China sets stage for President Xi Jinping to stay in office indefinitely
Written by: International
Category: Politics

Beijing - China’s ruling Communist Party on Sunday set the stage for President Xi Jinping to stay in office indefinitely, with a proposal to remove a constitutional clause limiting presidential service to just two terms in office. Since taking office more than five years ago, Xi has overseen a radical shake-up of the party, including taking down top leaders once thought untouchable as part of his popular war on deep-rooted corruption. Sunday’s announcement, carried by state news agency Xinhua, gave few details.

It said the proposal had been made by the party’s Central Committee, the largest of its elite ruling bodies. The proposal also covers the vice president position. Zhang Lifan, a historian and political commentator, said the news was not unexpected, and it was hard to predict exactly how long Xi could stay on in power.

Emperor XI

Constitutional reform needs to be approved by parliament, which is stacked with members chosen for their loyalty to the party - meaning the reform will not be blocked. There has been persistent speculation that Xi wants to stay on in office past the customary two five-year terms. The October party congress ended without appointing a clear eventual successor for Xi. However, the role of party chief is more senior than that of president. At some point, Xi could be given a party position that also enables him to stay on as long as he likes. Xi is currently the party’s general secretary, but not chairman. China’s first three leaders after the founding of the People’s Republic in 1949 all carried the title party chairman -Mao Zedong, Hua Guofeng and then Hu Yaobang. It has not been used since. “Whether Xi ends up being Party Chairman or just remains Party Secretary doesn’t really matter. What matters is whether he holds onto power,” said Zhang Ming, a professor of political science at Renmin University of China in Beijing. “Titles don’t matter as much in China as they do in the West. Here what matters is whether you are the emperor,” he added. “In China, ordinary people already consider Xi Jinping to be the emperor.”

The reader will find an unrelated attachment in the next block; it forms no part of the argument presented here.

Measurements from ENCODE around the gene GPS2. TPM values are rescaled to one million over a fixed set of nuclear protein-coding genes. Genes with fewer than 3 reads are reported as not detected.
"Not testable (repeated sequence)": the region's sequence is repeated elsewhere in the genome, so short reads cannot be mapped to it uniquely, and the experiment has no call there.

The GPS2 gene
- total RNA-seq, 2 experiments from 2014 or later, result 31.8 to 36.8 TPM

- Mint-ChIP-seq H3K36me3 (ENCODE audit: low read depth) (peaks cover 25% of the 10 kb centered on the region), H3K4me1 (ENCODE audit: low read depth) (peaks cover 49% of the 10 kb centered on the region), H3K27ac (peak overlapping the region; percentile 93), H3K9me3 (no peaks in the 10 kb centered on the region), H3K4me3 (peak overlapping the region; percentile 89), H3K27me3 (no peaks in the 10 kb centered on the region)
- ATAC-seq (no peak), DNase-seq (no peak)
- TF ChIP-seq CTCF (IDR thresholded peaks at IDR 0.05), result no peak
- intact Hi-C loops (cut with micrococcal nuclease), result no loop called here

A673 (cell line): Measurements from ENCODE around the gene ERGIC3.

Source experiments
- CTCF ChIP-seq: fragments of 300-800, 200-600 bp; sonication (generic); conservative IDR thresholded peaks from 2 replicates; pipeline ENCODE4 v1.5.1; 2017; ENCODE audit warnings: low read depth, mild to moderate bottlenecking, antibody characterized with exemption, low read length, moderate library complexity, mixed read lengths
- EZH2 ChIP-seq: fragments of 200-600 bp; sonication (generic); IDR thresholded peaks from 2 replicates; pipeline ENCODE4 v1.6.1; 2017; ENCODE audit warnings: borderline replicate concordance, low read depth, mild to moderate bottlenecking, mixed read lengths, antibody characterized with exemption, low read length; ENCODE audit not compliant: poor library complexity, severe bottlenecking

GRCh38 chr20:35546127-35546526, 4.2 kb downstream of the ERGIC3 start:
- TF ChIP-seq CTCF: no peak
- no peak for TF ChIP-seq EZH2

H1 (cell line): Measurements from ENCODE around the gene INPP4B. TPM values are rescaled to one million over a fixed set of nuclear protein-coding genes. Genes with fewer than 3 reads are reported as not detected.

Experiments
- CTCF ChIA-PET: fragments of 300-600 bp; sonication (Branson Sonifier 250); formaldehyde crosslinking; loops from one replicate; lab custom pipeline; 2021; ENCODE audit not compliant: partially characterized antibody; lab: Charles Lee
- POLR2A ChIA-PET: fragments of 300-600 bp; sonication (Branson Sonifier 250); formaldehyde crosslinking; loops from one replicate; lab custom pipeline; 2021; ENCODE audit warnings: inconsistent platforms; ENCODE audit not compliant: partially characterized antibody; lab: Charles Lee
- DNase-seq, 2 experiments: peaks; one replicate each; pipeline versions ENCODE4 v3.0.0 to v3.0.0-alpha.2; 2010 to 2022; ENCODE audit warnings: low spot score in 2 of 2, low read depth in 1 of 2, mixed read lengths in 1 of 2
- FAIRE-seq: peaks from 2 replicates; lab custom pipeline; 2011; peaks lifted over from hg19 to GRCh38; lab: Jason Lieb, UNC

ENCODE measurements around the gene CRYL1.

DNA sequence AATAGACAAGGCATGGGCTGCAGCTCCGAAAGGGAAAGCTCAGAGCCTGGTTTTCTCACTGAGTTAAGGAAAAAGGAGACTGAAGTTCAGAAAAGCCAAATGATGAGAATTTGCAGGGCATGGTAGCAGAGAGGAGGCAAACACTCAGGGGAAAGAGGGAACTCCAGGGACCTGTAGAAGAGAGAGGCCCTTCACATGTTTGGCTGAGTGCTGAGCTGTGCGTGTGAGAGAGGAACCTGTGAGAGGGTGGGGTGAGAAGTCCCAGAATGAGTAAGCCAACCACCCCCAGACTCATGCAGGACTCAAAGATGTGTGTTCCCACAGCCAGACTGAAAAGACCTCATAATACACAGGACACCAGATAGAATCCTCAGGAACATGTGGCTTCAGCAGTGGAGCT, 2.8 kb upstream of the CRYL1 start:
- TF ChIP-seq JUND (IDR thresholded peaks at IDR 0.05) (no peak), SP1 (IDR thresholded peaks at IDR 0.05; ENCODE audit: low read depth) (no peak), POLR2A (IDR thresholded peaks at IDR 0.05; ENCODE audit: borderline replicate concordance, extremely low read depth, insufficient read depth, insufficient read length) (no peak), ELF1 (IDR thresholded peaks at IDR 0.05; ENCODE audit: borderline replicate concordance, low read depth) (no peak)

Mao, the founder of Communist China and still held in god-like awe by many Chinese, died while still Communist Party chairman in 1976, having never retired. State media has also increasingly been using the term “lingxiu” to refer to Xi, which means “leader”. Distinct from the standard usage of “lingdao” for leader, “lingxiu” evokes grander, almost spiritual, connotations. Mao, for example, was referred to as “lingxiu”, but Xi’s two immediate predecessors, Hu Jintao and Jiang Zemin, were not. In a Sunday commentary on its WeChat account, state television said: “The people love the people’s ‘lingxiu’!”, above a picture of Xi being greeted by an adoring crowd in Sichuan province earlier this month.

(With Afp/Reuters/Xinhua)